Don’t get me wrong. I enjoyed reading this book. It is well-written and informative and the SB is right to lament the levels of public ignorance about the way the system works. But perhaps we are all partly responsible for that.
The SB is an accomplished writer who through vivid metaphor can enliven the most recondite legal concepts. Some passages of Fake Law have the tone of a law lecture, but the truth is not always fascinating and it is rarely easy. Still, this is an urgent and highly readable book. You will come away from it feeling that your mind has been purged. The intellectual project that started with the Enlightenment — purveying truth and slaying mendacity — unfortunately requires constant renewal. Fake Law is a valuable contribution to that unceasing battle.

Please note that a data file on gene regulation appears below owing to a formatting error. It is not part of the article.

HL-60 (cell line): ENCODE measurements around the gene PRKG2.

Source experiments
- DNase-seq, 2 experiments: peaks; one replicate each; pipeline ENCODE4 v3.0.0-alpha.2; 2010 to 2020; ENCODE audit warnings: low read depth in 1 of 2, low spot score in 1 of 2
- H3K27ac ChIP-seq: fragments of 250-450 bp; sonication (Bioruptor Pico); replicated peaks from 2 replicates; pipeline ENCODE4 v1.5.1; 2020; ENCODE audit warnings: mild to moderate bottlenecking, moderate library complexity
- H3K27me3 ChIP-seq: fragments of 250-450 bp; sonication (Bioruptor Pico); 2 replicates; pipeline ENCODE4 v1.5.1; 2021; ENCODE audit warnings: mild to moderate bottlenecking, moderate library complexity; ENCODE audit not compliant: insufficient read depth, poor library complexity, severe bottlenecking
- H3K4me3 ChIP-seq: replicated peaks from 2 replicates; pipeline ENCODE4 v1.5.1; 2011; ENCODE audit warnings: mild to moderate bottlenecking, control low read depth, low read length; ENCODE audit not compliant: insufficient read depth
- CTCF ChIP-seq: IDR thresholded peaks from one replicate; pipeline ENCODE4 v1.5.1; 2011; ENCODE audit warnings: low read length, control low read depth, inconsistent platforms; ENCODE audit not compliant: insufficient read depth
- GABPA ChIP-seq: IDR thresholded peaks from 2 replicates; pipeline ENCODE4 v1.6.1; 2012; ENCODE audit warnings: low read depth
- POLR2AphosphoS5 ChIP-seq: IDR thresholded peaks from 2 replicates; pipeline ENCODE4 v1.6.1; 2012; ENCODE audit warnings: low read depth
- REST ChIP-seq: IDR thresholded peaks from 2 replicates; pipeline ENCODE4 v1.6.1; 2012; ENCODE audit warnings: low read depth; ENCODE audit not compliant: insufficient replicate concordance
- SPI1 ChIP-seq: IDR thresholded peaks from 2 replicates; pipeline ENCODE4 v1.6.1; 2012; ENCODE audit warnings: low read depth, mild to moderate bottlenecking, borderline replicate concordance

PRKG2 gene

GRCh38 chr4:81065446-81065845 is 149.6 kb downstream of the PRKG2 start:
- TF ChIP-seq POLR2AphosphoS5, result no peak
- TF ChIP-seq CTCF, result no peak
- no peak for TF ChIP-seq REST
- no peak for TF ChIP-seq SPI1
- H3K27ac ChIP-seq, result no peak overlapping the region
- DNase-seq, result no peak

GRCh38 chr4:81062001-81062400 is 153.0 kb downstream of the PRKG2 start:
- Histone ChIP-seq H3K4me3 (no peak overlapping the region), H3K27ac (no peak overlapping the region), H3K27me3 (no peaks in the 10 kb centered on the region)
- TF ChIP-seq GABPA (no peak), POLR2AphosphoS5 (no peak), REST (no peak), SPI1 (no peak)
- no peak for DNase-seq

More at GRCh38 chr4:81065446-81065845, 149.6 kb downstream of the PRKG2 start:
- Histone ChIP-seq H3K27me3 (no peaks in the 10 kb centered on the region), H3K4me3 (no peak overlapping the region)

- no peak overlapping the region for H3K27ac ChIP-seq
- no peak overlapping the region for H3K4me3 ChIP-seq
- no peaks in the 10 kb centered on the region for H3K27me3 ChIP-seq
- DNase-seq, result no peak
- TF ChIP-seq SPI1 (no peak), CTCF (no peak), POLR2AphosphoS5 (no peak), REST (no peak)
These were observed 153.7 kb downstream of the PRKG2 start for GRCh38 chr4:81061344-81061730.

His first book, The Secret Barrister: Stories of the Law and How It’s Broken, about the dire state of the British criminal system, was a bestseller. This book is equally well written, both punchy and providing concise explanations of complex laws. This time, he is focused on the media’s failure to report legal matters accurately, taking in the Brexit-related attacks on the judiciary, a defence of the Human Rights Act and how hard it can be to access legal aid. As a journalist, reading an attack on the media rankles a little. There are brilliant correspondents who unknot Gordian legal rulings for their readers; the doyenne of the field, Frances Gibb, who recently retired from our sister paper The Times, came to mind as I read this book. The Secret Barrister does make this point, but not until the epilogue.